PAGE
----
Pastor Earl gazed at Warrick angrily.  “Now listen, you rich people, weep and wail because of the misery that is coming upon you.”  He stood from the bench.  “Your wealth has rotted, and moths have eaten your clothes.  Your gold and silver are corroded.  Their corrosion will testify against you and eat your flesh like fire.”  He took a few steps towards Warrick, whose red eyes were still locked with Earl’s.  “You have hoarded wealth in the last days.  Look!  The wages you failed to pay the workmen who mowed your fields are crying out against you.”  His voice had risen significantly in volume.  “The cries of the harvesters have reached the ears of the Lord Almighty.  You have lived on earth in luxury and self-indulgence.”  He was now standing inches away from Warrick.  “You have fattened yourselves in the day of slaughter.  You have condemned and murdered innocent men, who were not opposing you.”

The two men stood staring at one another for several seconds as the guard watched.  Then, Warrick Baines stepped back and clapped.  “Very good speech, pastor.  Now, if you’ll excuse me, I have other things to attend to.  It seems some more people have been stirring up trouble in town.  I’m sure you’ll be fine here until I return.”

Pastor Earl gritted his teeth and watched angrily as Warrick Baines walked away from him.  “It’s never, too late, Baines.  You can repent from your sins.”  Pastor Earl heard metallic laughter as the cyborg walked down the hall.  “You can repent from your sins and turn to Jesus Christ for salvation!”

The guard was sneering at Earl, who turned and walked back to the bench, where he sat down slowly.  He waited until he heard the engine of a sand bike start outside.  There was new music playing.  This time it was “Bad Moon Rising” by Creedence Clearwater Revival.  Apparently Warrick Baines had a thing for classic rock from the old world.  Pastor Earl waited for the music to fade and waited about an hour longer, sitting silently in the cell, staring at the concrete wall.  Then, he muttered to himself “Lord, forgive me for what I’m about to do.”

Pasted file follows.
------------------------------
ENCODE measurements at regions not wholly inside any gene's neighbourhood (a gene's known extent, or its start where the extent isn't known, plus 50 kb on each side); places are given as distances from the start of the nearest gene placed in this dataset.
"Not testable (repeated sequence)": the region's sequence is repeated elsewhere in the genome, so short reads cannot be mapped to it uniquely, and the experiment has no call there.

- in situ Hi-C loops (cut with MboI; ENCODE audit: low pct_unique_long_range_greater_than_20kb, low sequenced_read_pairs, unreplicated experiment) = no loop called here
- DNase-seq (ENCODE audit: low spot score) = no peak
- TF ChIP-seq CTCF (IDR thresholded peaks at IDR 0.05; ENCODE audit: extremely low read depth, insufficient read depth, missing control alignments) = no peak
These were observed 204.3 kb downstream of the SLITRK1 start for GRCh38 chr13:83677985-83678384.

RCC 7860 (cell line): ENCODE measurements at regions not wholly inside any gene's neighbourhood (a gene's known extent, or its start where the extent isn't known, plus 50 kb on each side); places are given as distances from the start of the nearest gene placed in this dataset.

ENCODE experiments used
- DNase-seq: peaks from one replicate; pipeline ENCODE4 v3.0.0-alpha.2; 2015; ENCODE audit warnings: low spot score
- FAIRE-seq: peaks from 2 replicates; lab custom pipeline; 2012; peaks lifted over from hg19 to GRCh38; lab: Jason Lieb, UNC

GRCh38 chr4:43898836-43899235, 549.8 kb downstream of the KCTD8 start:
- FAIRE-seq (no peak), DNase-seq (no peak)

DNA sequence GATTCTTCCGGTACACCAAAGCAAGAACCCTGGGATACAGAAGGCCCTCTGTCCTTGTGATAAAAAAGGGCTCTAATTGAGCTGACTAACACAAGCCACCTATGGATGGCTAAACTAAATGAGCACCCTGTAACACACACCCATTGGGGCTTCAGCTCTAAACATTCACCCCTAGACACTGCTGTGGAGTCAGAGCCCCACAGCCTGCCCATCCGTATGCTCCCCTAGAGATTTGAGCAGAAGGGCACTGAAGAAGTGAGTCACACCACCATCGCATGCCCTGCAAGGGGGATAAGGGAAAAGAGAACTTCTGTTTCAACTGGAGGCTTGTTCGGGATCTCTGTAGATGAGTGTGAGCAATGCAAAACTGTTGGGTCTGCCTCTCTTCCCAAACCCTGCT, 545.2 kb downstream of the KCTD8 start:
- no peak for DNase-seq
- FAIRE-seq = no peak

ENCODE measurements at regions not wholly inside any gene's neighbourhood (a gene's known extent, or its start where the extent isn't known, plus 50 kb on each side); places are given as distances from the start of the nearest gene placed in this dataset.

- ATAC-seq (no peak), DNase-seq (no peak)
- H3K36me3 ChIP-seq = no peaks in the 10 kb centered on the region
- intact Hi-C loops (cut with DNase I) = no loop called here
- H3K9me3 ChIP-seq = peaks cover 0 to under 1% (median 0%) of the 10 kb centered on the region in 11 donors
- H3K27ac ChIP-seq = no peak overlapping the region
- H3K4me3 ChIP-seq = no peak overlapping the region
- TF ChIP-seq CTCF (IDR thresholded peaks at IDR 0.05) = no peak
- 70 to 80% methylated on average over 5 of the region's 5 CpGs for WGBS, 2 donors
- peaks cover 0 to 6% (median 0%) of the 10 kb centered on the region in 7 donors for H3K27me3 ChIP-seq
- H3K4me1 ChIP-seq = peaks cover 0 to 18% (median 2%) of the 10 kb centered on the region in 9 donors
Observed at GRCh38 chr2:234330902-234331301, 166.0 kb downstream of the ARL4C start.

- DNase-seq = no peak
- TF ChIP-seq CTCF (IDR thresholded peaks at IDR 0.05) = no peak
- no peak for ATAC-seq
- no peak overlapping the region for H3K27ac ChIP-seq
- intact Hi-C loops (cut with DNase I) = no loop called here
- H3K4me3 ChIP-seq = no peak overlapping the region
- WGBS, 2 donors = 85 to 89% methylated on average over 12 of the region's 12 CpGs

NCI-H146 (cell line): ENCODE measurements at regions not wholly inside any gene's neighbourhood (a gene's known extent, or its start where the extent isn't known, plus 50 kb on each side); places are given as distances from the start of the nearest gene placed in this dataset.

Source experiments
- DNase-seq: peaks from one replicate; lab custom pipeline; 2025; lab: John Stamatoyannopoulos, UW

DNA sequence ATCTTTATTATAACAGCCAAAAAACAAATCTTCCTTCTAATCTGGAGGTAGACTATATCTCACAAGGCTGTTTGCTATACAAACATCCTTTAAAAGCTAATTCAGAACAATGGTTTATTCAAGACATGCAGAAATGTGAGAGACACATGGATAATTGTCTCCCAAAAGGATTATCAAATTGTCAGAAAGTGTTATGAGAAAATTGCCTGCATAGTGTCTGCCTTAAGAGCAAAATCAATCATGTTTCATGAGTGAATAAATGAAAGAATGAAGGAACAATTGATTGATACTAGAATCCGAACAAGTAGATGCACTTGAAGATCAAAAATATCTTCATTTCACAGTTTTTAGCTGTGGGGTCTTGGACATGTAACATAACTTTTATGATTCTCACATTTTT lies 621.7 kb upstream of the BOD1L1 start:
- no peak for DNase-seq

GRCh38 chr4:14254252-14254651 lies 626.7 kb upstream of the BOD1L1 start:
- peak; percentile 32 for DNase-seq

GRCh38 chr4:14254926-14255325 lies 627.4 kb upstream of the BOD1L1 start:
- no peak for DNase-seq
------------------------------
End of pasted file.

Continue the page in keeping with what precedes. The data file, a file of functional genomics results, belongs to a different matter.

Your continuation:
“What was that?” the guard asked.

“I…”  Pastor Earl grabbed his throat and began to struggle with his breathing.  He fell to the floor.

“What’s going on?” the guard asked.  “This had better not be some sort of trick, old man.”

Earl kicked and struggled to breathe, thrashing on the floor, until he stopped breathing altogether, staring blankly at the ceiling of the cell.  The guard walked over to the bars and looked down at the pastor.  “Old man!”  He shook his head.  “Great, he’s died on me.”  The guard unlocked the cell and walked in, leaning over Pastor Earl.  He wasn’t breathing at all.

Pastor Earl let out a deep breath and scissor-kicked the guard in his shins from his position on the floor.  The guard fell to the floor, hitting his head on the iron bars on his way down, and Earl rolled over on top of him and punched him in the face.  The guard went for the laser pistol in his hip holster and shouted.  Earl grabbed the guard’s arm with one hand and grabbed the laser pistol from the guard’s hand with the other.  Then, Pastor Earl shot the man in the face, splattering his blood across the floor.  Earl stood and brushed himself off, still holding the guard’s laser pistol.  He breathed heavily for a few moments.  He wasn’t used to holding his breath for such a long time.